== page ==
BANKS, auctioneers, architects' firms and state agencies, including several local authorities, are among bankrupt developer Sean Dunne's list of creditors.
A total of 34 creditors – owed as much as $1bn (€780m) between them – are listed in Mr Dunne's petition to the District of Connecticut Bankruptcy Court.
Several banks are among the creditors who will be keeping a close eye on Mr Dunne's bankruptcy proceedings.
Ulster Bank Ireland Ltd, which funded Mr Dunne's purchase of the Jury's site in Ballsbridge, is listed, as is another investor in the abandoned project, Icelandic bank Kaupthing Singer & Friedlander.
Other banks include Allied Irish Bank, Bank of Ireland and the now-liquidated Irish Bank Resolution Corporation.
Certus, the organisation that administers the loan book of Bank of Scotland's former Irish arm, also appears.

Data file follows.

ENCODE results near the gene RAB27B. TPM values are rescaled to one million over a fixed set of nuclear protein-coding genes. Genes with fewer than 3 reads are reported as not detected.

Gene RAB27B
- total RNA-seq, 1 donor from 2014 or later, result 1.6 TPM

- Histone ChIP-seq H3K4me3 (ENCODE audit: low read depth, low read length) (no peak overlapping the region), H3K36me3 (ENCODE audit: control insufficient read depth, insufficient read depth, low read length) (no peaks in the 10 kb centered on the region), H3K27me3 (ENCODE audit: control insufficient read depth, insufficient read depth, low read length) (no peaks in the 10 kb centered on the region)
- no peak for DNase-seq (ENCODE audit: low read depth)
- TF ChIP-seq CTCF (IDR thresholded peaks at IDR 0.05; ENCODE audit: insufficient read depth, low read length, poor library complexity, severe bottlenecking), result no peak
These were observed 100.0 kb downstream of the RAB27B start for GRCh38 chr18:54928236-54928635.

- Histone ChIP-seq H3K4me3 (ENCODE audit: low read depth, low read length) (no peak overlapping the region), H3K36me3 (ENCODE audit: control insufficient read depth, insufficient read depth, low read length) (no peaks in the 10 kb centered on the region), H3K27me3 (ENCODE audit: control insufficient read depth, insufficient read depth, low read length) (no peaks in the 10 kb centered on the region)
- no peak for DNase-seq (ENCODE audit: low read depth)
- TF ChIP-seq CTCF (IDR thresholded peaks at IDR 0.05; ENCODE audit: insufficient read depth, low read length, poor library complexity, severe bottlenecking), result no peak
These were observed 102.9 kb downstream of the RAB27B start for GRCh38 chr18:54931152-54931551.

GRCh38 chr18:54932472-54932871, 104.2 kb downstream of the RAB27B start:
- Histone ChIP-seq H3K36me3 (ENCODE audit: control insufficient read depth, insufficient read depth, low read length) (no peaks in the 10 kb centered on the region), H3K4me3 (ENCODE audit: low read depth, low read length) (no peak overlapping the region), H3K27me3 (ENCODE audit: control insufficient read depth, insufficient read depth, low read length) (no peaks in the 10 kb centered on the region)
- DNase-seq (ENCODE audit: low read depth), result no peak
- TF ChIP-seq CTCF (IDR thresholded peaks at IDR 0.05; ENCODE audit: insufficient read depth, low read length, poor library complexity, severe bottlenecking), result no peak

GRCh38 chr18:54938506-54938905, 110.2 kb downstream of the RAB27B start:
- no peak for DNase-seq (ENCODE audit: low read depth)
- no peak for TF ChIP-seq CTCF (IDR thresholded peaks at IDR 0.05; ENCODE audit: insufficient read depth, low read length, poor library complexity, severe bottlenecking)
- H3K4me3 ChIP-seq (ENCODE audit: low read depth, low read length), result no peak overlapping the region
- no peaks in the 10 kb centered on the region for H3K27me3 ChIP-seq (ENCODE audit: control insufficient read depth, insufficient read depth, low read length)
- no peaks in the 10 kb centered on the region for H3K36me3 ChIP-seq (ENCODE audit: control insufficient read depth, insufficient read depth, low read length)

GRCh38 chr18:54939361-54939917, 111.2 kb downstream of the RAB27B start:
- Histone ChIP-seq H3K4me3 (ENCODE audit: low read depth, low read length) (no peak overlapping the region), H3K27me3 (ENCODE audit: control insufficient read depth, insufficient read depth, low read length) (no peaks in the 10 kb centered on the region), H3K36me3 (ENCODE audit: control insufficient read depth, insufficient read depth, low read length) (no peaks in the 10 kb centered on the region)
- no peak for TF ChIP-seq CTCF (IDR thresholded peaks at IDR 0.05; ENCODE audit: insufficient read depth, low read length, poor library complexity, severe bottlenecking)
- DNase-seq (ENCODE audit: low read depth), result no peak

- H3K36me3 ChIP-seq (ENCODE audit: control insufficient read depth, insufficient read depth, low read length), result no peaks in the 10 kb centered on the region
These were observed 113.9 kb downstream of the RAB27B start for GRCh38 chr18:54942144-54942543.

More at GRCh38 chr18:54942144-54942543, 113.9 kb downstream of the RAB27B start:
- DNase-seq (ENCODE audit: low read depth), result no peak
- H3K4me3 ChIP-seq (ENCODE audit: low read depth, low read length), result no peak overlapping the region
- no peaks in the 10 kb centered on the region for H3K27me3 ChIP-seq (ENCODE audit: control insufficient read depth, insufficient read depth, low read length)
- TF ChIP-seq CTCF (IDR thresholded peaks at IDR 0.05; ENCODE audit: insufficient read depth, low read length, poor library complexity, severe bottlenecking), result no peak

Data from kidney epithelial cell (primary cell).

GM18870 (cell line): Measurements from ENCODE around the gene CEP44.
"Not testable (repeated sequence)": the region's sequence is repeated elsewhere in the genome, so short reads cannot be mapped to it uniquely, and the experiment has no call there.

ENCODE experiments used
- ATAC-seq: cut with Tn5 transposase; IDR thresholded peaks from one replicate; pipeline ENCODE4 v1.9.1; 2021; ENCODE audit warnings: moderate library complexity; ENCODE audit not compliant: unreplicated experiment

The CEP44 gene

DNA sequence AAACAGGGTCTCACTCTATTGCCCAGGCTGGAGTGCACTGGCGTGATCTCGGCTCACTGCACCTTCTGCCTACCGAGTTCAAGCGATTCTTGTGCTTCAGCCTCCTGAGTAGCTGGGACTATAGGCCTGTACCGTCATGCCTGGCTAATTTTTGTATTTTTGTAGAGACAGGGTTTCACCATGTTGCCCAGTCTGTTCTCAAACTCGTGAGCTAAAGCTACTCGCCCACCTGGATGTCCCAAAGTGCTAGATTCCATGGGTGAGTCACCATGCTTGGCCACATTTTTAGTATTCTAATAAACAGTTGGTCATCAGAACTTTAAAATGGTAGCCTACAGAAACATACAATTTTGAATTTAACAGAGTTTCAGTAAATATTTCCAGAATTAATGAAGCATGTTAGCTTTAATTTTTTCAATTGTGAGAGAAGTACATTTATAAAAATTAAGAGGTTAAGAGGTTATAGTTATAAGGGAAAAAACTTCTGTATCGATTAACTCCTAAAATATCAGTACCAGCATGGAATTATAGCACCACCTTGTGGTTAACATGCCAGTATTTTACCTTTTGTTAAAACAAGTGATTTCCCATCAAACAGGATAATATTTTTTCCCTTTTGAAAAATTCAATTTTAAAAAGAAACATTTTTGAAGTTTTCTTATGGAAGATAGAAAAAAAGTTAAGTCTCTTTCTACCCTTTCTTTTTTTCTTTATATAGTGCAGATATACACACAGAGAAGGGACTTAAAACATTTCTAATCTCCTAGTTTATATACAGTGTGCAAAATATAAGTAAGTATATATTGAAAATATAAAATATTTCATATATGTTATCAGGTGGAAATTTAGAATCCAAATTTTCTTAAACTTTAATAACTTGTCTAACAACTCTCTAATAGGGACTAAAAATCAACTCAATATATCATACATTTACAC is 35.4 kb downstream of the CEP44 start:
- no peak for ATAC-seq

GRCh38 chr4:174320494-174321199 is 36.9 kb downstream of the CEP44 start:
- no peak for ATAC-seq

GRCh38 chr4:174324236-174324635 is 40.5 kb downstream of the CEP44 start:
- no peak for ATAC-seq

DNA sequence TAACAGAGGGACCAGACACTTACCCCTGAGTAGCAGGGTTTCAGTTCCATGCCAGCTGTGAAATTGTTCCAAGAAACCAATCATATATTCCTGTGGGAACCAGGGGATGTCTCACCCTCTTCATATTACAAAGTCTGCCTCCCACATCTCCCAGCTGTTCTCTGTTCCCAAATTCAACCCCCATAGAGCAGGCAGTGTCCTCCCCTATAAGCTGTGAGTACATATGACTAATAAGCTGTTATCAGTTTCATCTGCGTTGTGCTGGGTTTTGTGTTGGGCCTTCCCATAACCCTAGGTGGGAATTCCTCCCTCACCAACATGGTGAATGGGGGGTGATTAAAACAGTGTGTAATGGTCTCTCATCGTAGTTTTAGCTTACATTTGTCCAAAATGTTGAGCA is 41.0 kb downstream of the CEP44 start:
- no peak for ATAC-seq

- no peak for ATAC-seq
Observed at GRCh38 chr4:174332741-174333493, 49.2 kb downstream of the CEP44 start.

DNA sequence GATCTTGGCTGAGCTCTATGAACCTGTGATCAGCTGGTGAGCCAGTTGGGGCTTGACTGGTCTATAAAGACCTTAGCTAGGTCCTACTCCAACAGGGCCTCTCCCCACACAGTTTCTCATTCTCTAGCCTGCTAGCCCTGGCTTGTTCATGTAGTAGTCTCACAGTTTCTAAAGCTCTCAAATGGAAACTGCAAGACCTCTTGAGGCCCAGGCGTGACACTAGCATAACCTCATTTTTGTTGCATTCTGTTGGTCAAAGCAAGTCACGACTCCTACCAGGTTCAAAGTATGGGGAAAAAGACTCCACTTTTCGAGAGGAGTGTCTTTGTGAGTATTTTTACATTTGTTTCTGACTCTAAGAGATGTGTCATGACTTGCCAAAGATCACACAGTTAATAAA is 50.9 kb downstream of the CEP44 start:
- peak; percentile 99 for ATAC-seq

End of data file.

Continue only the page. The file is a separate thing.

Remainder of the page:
Colm McEvoy Auctioneers in Co Kildare, Dublin-based BKD Architects and engineering firms Arups, O'Connor Sutton Cronin and SM Morris are on the list.
Other Dublin-based companies are Sign Impact in Ballycoolin and Wright Window Systems in Clondalkin.
The Revenue Commissioners is listed, as is the IDA.
The United States' Internal Revenue Service in Philadelphia and the State of Connecticut Department of Revenue Services also feature.
The Irish local authorities named are Dublin City Council and Kildare and Wicklow County Councils.
Mr Dunne had developments in each of the three counties.
Fellow-developer Michael O'Flynn's company O'Flynn Construction is listed along with construction consultancy firm Bruce Shaw Partnership and London-based property consultants Chase and Partners.
Planning consultants O'Connor Whelan Ltd appears as does the management company of Mr Dunne's Charlesland Wood Development and the Seabourne View Management Company, both in Greystones, Co Wicklow.
Barristers Garrett Simons and Paul Gallagher, the former attorney general, are among members of the legal profession on the list.
Law firms Arthur Cox, Beauchamps Solicitors, and Kilroys Solicitors also appear along with accountancy giant KPMG.
A solicitors' firm in the Isle of Man, Stuart Smalley and Co, is also on the list.